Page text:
China Daily quoted the PLA Navy (PLAN) as saying the carrier was ‘among the most important military hardware’ the country is developing, adding that the Fujian’s test run at sea was intended to assess the ‘reliability and stability of the carrier’s propulsion and electric power systems.’

China’s shipbuilders discounted nuclear power as a means of propulsion, meaning the Fujian will be slower and have a smaller range than the US’ Ford-class aircraft carrier.

But this decision also means the Fujian was cheaper, easier and faster to build, and is still equipped with three advanced electromagnetic catapults that can launch fully fuelled and armed aircraft – technology that is currently only in use on a handful of US vessels and France’s lone carrier.

The Fujian has a much greater capacity than Paris’ Charles De Gaulle and will be complemented by a horde of China’s J-15B fighter jets along with its fearsome fifth-generation aircraft – the Chengdu J-20 and Shenyang FC-31 stealth platforms.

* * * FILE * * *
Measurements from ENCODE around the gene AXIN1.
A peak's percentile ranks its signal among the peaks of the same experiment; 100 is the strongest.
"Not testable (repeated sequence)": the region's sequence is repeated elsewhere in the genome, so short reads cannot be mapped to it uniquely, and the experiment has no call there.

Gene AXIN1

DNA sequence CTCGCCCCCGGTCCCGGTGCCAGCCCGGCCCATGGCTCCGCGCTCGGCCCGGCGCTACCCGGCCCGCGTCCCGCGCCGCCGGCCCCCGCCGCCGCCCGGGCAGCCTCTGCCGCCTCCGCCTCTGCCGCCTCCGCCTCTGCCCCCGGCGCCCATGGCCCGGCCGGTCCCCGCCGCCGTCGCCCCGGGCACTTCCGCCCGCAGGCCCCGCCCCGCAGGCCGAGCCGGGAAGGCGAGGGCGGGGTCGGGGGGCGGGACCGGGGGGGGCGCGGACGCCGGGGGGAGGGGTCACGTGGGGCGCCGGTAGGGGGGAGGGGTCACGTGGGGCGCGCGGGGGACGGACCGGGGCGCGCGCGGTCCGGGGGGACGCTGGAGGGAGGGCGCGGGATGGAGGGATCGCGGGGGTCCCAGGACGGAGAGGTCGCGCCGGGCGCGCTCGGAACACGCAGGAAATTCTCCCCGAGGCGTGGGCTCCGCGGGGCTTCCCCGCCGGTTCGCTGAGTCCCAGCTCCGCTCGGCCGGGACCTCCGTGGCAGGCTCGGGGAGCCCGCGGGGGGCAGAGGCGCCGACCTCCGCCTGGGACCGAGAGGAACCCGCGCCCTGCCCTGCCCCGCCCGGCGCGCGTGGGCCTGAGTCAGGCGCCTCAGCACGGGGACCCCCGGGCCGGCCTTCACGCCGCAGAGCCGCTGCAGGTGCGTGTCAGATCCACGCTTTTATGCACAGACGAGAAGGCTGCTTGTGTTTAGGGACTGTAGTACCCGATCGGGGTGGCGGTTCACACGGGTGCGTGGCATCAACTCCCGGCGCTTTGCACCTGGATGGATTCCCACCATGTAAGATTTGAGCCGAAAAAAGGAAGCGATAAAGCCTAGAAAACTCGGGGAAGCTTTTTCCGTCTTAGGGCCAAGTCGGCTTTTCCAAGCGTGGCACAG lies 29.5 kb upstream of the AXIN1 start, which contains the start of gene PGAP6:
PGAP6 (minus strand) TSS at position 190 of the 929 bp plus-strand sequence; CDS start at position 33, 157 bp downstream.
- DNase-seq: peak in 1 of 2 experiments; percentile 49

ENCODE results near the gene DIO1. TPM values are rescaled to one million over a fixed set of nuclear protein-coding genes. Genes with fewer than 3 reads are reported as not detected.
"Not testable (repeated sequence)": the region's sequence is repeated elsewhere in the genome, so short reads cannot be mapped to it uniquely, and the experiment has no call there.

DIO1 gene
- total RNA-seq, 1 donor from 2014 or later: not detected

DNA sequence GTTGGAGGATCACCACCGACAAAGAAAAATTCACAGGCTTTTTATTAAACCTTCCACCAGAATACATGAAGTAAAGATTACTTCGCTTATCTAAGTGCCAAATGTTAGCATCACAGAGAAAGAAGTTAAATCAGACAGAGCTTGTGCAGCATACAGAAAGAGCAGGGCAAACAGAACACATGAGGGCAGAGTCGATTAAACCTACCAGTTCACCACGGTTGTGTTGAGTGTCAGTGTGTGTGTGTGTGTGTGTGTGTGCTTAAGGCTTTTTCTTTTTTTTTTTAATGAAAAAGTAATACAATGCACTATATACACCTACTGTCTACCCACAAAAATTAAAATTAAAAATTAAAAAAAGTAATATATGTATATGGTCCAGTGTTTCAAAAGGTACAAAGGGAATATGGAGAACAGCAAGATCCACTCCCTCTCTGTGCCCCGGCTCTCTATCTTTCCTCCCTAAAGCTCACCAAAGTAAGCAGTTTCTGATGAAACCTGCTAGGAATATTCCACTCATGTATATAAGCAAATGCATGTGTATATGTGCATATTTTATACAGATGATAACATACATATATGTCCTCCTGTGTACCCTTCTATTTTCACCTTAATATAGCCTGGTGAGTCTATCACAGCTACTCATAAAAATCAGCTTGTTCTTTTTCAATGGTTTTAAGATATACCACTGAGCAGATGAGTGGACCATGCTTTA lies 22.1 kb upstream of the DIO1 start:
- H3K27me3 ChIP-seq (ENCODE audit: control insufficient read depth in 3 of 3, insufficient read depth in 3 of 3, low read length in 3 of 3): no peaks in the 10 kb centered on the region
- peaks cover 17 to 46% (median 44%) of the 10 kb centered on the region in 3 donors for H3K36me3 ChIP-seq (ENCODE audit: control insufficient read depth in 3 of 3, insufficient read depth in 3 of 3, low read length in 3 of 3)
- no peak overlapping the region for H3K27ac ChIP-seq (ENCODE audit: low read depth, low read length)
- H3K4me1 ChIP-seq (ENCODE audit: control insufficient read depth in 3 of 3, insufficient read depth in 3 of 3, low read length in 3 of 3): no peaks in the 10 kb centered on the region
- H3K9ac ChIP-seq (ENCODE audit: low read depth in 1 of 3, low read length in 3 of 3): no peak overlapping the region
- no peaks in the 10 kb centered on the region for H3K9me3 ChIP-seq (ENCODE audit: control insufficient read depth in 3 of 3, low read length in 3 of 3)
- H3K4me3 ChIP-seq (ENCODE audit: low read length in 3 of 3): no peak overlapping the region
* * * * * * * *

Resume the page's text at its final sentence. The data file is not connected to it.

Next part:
It was described by Alexander Neill, an expert on the Chinese military at the Pacific Forum, as Beijing’s first proper carrier that builds upon the previous two platforms which constituted an ‘experiment’ in carrier operations.

‘The Liaoning helped the Chinese navy get into aircraft carrier operating mode for the first time… The Shandong was an experiment in gearing up the shipbuilding industry to supply the PLA Navy with these kinds of ships.

‘Now, once they have the Fujian in service, they will be experimenting with carrier operations at scale and at pace,’ he told Global Defense Corp.

The sea trials are a final step before the aircraft carrier is put into service by China’s navy, a process that is expected to take up to a year. The Shandong conducted nine sea tests before it was commissioned.